- Barriers to newer software versions: The same barriers to new software versions apply to AlmaLinux. With AlmaLinux having a downstream position in development, this will likely continue unless the team makes changes.
- Dated graphical interface: The dated look and feel of the graphical interface are also present in AlmaLinux. Users who have had past negative experiences with CloudLinux may translate those opinions to AlmaLinux, but it’s likely too soon to be drawing those conclusions, given the community-driven aspect of AlmaLinux.
How to Choose Between CentOS vs AlmaLinux
When it comes to deciding which operating system to use, users will need to determine where their priorities are before choosing. The overall user experience between AlmaLinux and CentOS feels nearly identical, so CentOS users will feel right at home with AlmaLinux. The last supported version of CentOS has support until 2024, so CentOS users still have some time to consider using AlmaLinux or another Linux distribution.
Changing operating systems can be a daunting task. While still very new, AlmaLinux is a promising operating system where CentOS users can expect to find familiarity. We’ve covered the many similarities and the few differences between CentOS vs AlmaLinux.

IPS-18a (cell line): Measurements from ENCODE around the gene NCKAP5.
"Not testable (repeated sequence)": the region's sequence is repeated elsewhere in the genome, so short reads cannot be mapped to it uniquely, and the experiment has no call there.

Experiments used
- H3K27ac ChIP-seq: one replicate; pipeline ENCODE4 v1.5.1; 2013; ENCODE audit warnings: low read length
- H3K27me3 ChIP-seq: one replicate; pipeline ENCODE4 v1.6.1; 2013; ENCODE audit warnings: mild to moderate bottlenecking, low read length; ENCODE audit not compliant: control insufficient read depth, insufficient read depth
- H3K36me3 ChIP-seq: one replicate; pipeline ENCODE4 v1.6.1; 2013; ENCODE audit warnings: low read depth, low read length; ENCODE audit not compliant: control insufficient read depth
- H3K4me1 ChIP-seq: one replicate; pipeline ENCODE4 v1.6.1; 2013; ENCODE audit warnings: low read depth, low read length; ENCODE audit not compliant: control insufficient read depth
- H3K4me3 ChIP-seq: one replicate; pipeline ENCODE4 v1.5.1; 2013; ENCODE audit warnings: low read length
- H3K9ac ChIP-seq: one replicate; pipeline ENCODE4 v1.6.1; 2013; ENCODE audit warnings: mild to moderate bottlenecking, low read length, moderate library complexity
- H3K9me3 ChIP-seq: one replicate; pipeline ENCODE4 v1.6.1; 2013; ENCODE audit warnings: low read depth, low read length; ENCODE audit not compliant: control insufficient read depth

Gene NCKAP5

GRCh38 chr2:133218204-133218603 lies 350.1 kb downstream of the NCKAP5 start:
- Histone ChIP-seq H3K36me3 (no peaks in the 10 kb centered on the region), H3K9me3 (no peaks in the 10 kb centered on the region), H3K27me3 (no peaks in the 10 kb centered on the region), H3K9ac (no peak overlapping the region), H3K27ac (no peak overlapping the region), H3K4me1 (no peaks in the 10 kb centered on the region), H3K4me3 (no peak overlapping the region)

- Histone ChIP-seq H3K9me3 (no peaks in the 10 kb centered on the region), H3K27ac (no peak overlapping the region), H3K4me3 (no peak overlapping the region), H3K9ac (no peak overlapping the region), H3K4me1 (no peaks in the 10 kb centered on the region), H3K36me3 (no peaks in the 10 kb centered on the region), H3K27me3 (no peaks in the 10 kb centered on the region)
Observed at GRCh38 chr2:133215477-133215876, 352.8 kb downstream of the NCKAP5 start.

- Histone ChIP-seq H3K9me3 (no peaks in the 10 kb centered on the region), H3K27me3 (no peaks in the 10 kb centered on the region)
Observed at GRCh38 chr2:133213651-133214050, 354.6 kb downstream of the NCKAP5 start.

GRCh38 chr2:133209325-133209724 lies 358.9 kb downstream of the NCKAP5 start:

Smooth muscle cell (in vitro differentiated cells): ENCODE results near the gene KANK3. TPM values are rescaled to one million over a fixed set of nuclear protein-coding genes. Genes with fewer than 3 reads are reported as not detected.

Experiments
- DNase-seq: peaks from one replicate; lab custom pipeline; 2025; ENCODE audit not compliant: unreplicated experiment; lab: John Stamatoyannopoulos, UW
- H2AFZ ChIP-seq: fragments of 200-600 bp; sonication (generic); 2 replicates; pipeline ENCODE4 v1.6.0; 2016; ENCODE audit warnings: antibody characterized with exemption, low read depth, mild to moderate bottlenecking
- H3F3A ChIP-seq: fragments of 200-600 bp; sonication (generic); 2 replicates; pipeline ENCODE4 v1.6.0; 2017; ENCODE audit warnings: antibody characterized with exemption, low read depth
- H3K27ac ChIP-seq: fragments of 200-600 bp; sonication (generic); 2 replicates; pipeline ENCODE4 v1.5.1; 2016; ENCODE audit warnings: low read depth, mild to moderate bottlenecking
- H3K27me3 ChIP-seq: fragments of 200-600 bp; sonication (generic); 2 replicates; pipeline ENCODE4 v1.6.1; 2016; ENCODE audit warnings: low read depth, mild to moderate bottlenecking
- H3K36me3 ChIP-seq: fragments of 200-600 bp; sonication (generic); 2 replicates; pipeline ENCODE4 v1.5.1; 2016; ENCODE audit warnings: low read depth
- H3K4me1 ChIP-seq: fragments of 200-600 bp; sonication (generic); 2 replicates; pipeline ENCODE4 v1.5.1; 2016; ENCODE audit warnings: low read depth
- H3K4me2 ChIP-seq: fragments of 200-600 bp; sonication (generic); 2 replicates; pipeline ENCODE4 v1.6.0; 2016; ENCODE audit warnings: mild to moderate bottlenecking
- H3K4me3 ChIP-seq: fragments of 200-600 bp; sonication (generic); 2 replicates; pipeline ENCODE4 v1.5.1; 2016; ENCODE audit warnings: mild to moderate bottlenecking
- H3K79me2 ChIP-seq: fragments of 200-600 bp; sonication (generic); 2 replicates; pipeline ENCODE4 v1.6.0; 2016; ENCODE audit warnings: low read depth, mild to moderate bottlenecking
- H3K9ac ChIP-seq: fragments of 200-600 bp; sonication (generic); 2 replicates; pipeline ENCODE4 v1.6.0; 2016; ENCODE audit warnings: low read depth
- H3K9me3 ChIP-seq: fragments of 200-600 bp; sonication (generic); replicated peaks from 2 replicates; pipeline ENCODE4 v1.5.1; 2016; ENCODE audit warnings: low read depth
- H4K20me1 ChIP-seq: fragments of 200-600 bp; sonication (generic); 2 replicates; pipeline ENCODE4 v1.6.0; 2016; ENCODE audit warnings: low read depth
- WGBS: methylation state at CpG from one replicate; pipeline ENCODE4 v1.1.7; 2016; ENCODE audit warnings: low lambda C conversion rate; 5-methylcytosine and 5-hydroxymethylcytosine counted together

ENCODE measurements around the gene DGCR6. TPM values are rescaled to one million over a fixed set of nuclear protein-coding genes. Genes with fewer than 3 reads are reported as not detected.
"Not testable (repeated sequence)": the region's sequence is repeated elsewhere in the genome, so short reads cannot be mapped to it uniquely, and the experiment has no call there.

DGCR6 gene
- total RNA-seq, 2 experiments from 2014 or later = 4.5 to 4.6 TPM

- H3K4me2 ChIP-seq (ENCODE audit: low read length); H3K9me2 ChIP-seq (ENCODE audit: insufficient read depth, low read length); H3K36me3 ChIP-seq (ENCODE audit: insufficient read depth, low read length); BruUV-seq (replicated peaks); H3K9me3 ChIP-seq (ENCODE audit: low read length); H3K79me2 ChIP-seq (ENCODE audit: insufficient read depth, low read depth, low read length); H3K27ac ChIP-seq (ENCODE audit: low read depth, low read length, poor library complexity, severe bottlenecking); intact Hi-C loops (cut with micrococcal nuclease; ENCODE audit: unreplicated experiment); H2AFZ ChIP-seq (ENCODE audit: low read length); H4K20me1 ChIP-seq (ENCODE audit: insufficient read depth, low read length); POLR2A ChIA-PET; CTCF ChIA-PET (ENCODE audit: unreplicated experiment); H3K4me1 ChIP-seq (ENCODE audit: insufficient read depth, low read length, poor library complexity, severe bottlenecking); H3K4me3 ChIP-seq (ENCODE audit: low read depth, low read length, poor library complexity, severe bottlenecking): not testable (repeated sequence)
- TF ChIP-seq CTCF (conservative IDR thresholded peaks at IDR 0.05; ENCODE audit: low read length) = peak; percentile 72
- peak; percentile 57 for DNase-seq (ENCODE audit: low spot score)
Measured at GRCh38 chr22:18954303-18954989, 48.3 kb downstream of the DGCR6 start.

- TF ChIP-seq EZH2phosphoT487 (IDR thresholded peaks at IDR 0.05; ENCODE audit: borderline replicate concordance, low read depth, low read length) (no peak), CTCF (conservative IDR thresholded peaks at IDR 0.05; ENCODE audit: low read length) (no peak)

If you are ready to get started with AlmaLinux, Liquid Web has VPS Hosting, Cloud Dedicated Servers, and Dedicated Hosting options from which to choose. And if you desire to host using a control panel, our fully managed images are offered with the cPanel and Plesk control panels. Contact our sales team to set up your server today.
About the Author: Matt Jung
Matt Jung is on Liquid Web's training team, after spending his first 3 years as a support technician. On his weekends, you might find him driving all over Michigan, photographing wildlife, lighthouses, or the northern lights. Find out more about Matt's adventures at Matt Jung Photography.